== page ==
I think this is a very interesting discussion -- the differences in meanings we make of what Halliday has written. ( I have no idea what these differences are in terms of information, so I can't go in that direction.) Anyway, I recall several of Halliday's texts in which he distintly does not "allow Cartesian dualism ... by saying that "ideal" phenomena are distinct from, and in no way linked to, material ones. " Also I, personally have not made that claim, having accepted the material/ideal two-foldness notion discussed in "Cultural Psychology". Rather, I've only asserted that the cline of instantiation figure was about theoretical relationships.
Anyway, I've spent some time participating in an elementary classroom, where the children, who were fluent in spoken english, were learning to write, and some of them were struggling in doing so. I was curious about why they could be fluent one way, and have so much difficulty the other. This brought me to Halliday's work on the differences between the two, which I think is now relevant to this discussion. I've included a section from Halliday's writing on these differences between spoken and written english, in which his recognition of the materiality of language is explicit, where medium influences grammar (especially lexical density) which influences meaning making processes.
The source is 'Spoken and Written Language', 1989, pp 80-82, and there is a table with written and spoken paraphrases in left and right columns. I've had to place them first and second in this one-column email format, separated by short rows of dashes. Keep in mind that when he discusses 'modern technology', the date is 1989. I appreciate his cultural and historical perspective near the end.
"If we compare pairs of wordings that are paraphrases of each other, one typical of writing, the other typical of speech, we find regular patterns such as the following:
Every previous visit had left me with a sense of the futility of further action on my part.
Violence changed the face of once peaceful Swiss cities.
Improvements in technology have reduced the risks and high costs associated with simultaneous installation.
Opinion in the colony greeted the promised change with enthusiasm.
Whenever I'd visited there before, I'd ended up feeling that it would be futile if I tried to do anything more.
The cities in Switzerland had once been peaceful, but they changed when people became violent.
Because the technology has improved it's less risky than it used to be when you install them at the same time, and it doesn't cost so much either.
The people in the colony rejoiced when it was promised that things would change in this way.
The basis of the distinction is this. Written language represents phenomena as products. Spoken language represents phenomena as processes. And this corresponds to the difference between written and spoken discourse.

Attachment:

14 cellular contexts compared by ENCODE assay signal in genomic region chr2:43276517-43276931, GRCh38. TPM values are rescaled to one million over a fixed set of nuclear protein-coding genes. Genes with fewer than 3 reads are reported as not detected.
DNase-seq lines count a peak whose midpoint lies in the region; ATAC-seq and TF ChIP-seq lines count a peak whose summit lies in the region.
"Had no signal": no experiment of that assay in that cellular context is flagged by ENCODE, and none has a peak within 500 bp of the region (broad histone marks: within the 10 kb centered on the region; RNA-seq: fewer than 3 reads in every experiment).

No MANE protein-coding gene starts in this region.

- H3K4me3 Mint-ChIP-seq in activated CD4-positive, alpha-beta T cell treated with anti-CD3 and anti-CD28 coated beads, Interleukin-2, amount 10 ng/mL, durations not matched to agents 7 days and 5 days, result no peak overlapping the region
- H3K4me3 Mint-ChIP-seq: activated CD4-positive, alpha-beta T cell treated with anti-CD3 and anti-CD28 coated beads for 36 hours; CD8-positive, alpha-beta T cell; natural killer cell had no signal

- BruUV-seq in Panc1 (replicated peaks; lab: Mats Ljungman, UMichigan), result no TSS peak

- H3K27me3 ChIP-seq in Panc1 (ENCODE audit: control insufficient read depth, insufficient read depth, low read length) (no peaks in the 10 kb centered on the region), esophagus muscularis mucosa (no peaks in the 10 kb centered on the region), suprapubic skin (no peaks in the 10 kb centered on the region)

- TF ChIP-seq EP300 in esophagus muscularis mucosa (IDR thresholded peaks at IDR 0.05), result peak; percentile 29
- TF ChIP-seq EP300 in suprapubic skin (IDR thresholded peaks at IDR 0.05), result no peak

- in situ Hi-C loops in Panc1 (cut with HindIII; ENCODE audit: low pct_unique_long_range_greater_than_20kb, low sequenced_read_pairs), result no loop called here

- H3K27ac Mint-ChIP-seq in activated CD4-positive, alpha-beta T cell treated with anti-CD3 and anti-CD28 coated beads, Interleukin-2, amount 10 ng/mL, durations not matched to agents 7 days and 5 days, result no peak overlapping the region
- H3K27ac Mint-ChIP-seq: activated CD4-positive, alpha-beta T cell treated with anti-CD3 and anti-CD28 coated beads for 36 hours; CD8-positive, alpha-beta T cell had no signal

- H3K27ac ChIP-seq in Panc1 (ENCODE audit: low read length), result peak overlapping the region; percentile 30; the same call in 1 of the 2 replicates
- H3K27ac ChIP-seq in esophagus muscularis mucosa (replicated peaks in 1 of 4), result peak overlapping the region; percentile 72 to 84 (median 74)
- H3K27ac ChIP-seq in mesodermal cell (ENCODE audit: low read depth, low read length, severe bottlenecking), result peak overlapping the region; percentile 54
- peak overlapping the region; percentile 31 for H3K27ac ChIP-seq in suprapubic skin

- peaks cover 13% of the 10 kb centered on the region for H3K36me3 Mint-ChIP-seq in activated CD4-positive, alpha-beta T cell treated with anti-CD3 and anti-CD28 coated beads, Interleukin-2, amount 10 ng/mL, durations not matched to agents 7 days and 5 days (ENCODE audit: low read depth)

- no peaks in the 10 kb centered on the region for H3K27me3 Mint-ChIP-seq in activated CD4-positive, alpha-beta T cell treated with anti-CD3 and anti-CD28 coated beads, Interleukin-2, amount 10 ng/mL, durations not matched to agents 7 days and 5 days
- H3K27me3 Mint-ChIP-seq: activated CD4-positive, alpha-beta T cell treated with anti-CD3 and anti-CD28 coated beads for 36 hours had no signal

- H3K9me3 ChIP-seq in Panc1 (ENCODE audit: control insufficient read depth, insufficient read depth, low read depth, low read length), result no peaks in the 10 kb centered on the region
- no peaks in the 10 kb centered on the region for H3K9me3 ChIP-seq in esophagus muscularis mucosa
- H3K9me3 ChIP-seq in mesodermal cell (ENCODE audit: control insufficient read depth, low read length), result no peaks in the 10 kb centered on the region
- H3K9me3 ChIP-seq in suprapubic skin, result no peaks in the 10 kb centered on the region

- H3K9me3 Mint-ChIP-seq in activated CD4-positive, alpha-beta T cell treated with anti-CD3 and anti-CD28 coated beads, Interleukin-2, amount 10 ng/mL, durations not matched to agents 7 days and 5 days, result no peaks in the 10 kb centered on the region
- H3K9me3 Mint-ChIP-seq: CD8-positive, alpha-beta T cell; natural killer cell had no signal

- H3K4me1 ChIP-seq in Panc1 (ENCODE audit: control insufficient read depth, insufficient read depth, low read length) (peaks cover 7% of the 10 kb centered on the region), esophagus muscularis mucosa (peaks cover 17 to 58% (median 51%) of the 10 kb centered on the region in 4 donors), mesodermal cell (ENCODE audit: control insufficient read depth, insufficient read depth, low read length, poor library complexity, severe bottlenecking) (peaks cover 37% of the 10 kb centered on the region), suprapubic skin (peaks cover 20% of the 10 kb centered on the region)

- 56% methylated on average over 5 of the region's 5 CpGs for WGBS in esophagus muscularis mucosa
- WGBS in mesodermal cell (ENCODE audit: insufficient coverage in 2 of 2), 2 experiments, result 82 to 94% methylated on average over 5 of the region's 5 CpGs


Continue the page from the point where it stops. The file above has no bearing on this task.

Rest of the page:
Each code represents reality as being like itself. A piece of writing is an object; so what is represented by written language is also given the form of an object. Hence visit, sense, futility, action, violence, improvements, costs, installation, opinion, change, enthusiasm are all nouns.
But when you talk, you are doing; so when you represent by talking you say that something happened or something was done. Hence had visited, had ended up feeling, tried to do, had been, has improved, install, doesn't cost, rejoiced, change are all verbs.
We can express the same thing from the point of view of the reader or listener. When you read, the text is presented to you synoptically: it exists, spread out on the page. So you are predisposed to take a synoptic view of what it means. Behind it is a tableau—like the pictures from which writing originally evolved. When you listen, the text is presented to you dynamically: it happens, as waves travel through the air. So you are predisposed to take a dynamic view of what it means. Behind it, things are happening—the visual analogue is a film, not a painting.
With modern technology, the distinction is being blurred. We have tape repeaters and transcribing machines that enable us to listen to small chunks of speech, say two to five seconds of it, over and over again, so that it becomes just another kind of thing. And on the other hand, with computers, much of our reading matter is now fed to us in the form of moving text, line following line up the screen with only two or three lines visible at a time; here written text has turned into a process.
So the period of our semiotic history which began with the invention of printing in the Tang dynasty in China, and reached Europe just in time for the Renaissance, a period in which speech and writing were pushed very far apart by the application of technology to writing, may now be coming to an end. At least one of the factors that has led to the difference between spoken and written language, the effect of the medium on the message (to hark back to McLuhan's formulation in the 1960s), may now be disappearing; not that the medium will cease to have an effect, but that in both cases—both speech and writing—the nature of the medium itself has begun to change.
This is not, of course, the only factor involved; there are also differences between what tends to be written about and what tends to be spoken about, reflecting the different functions of speech and writing in our culture. But these are changing too. And just as in the past, when new demands are made on language so the language changes in response to them, as in the centuries after the age of Chaucer in English, now that once again we are making language work for us in ways it never had to do before, it will have to become a different language in order to cope. Exactly how this will happen—and whether we need to intervene with some language planning in order to help it to happen—is one of the fascinating problems confronting linguistics today."
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